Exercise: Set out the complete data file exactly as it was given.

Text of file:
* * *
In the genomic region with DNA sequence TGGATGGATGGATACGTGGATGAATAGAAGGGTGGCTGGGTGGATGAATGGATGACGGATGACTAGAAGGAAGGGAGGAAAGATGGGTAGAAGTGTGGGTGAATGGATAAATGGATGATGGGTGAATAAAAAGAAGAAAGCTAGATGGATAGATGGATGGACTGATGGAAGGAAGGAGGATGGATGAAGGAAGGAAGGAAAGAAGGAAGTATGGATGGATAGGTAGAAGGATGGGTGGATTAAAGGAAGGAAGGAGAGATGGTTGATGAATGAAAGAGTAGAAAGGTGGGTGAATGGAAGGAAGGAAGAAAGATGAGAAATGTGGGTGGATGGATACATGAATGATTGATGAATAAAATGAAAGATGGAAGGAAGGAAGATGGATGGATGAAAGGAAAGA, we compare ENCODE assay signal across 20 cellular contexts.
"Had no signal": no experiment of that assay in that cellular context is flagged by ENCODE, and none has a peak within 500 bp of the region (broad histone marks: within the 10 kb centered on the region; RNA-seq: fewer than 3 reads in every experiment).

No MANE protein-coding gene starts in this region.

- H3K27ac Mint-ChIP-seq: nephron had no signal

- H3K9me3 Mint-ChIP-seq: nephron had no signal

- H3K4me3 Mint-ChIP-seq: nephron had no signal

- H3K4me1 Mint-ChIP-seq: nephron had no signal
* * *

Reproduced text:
In the genomic region with DNA sequence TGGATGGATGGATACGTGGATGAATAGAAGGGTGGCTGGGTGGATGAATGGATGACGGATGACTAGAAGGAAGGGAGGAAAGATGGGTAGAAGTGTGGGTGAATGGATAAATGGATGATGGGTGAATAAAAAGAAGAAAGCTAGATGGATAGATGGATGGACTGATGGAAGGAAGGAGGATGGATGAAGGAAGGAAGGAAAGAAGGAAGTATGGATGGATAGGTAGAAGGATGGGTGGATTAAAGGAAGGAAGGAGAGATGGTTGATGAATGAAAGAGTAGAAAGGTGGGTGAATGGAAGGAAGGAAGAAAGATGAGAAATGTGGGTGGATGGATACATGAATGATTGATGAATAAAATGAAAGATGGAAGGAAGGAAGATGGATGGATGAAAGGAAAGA, we compare ENCODE assay signal across 20 cellular contexts.
"Had no signal": no experiment of that assay in that cellular context is flagged by ENCODE, and none has a peak within 500 bp of the region (broad histone marks: within the 10 kb centered on the region; RNA-seq: fewer than 3 reads in every experiment).

No MANE protein-coding gene starts in this region.

- H3K27ac Mint-ChIP-seq: nephron had no signal

- H3K9me3 Mint-ChIP-seq: nephron had no signal

- H3K4me3 Mint-ChIP-seq: nephron had no signal

- H3K4me1 Mint-ChIP-seq: nephron had no signal